Cybersecurity Insights

Cloud Security Guide for Government and Critical Infrastructure

Cloud Security Guide for Government and Critical Infrastructure

The idea of a government entity leveraging the Cloud to increase the effectiveness and efficiencies of their Information Communication Technology (ICT) is attractive, especially in a period of economic challenges for the GCC member states.

A number of government entities in Europe and the United States have introduced a Cloud First policy for all technology decisions. What that means is when procuring new or existing services, government entities should consider and fully evaluate potential cloud solutions first before considering any other option. The justification for that is that properly implemented cloud technology can improve the speed of delivery, reduce cost and create opportunities for organisations to innovate.

Despite the benefits of cloud platforms, historically, concerns about cybersecurity have stopped a number of government entities and critical infrastructure providers from investing in cloud solutions and accelerating the migration of their workloads to the cloud. This argument has been diminishing over the last few years, with critical organizations trusting SaaS-based companies like, Dropbox, Slack with their sensitive data.

Security advantages of Cloud services

Cloud services can have native security advantages over local or on-premises technology. While organisations can have less visibility of the underlying infrastructure and operations, cloud providers can use economies of economically or operationally infeasible for many organisations.

Let’s take the example of Software as a Service (SaaS) and Platform as a Service (PaaS) environments. If the cloud provider you are choosing has made the right security investments, additional advantages can include:

  • Out-of-the-box known good configuration and hardening of infrastructure.
  • Mature vulnerability management program where security patches are applied quickly and are reliable by the service provider.
  • Auto-scaling, health sensing computing environment that has multiple failover capabilities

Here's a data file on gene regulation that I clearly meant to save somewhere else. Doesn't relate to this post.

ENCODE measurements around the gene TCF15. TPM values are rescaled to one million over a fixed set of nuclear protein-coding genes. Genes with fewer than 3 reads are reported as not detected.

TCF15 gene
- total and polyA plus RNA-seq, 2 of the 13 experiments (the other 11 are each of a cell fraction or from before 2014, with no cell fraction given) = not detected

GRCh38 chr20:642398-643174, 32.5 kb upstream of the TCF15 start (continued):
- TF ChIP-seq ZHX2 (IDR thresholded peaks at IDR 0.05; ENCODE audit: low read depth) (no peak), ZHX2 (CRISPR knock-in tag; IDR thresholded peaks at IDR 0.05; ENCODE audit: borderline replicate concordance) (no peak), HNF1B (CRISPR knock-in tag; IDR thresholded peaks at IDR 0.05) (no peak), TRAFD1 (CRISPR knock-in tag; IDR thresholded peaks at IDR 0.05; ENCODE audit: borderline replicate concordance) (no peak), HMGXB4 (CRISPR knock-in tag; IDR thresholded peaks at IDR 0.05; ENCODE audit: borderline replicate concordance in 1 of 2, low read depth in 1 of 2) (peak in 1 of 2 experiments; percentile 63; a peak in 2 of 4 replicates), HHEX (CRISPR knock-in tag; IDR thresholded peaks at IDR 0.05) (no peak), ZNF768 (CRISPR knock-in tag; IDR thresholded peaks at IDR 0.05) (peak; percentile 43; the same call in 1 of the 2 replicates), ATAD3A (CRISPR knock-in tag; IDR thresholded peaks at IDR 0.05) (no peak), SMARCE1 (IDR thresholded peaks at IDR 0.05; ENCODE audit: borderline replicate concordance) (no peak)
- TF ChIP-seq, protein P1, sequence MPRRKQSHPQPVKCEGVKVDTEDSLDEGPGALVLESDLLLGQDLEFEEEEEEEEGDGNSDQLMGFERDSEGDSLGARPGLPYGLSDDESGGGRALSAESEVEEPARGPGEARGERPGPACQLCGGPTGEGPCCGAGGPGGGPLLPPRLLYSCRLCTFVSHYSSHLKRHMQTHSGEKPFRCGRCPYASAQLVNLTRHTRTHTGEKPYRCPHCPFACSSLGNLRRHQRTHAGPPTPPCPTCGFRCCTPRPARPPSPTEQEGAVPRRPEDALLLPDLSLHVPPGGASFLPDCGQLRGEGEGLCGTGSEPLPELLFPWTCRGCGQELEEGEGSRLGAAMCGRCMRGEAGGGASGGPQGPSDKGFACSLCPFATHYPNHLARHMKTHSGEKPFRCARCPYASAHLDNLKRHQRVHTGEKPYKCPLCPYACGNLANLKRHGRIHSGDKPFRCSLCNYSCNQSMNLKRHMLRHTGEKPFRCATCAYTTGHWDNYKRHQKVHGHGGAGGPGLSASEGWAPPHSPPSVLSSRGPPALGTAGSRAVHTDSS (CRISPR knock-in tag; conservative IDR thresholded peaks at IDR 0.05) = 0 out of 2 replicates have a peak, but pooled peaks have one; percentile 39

• Software-defined environment allows constant testing of failure scenarios
  • Software-defined networking components that eliminate common network protocol attack vectors
  • Threshold and metric monitoring that trigger automation of response procedures as well as notification, both to people and other applications
  • Extensive logging and asset tracking to satisfy the most stringent compliance requirements
  • Inventory and configuration services that track configuration changes over time
  • Software-defined Internet gateways, domain name services (DNS), and elastic load balancing services to maintain availability and network address translation (NAT) services
  • Management and monitoring tools are available for the customer to use to secure their environment, spot anomalies and issues, and resolve them.

For customers of Infrastructure as a Service (IaaS) cloud solutions, the customers are responsible for managing their operating systems and applications. This includes troubleshooting issues, patching, and software upgrades. If a new version of installed software is released or if a service pack for the operating system is released, then the customer is responsible for these updates. The cloud provider is supplying the underlying hardware platform only.

We suggest government entities and critical infrastructure providers structure their cloud cybersecurity program following a step-by-step work plan.

Step 1: Start with out-of-the-box.

There are varying security responsibility models linked to the Cloud deployment approach (IaaS, PaaS, SaaS). It is advisable for government entities and critical infrastructure providers to start the security discussions early with their cloud service providers. We recommend starting those discussions with a framework where the cloud service provider is able to identify whether they are responsible for the control, and what they currently have in place. This approach will support the government entity in understanding the type of operating model expected in the future when the cloud operation is up and running. The cloud security framework can be tailored to each government entity, and should cover the following domains at a minimum: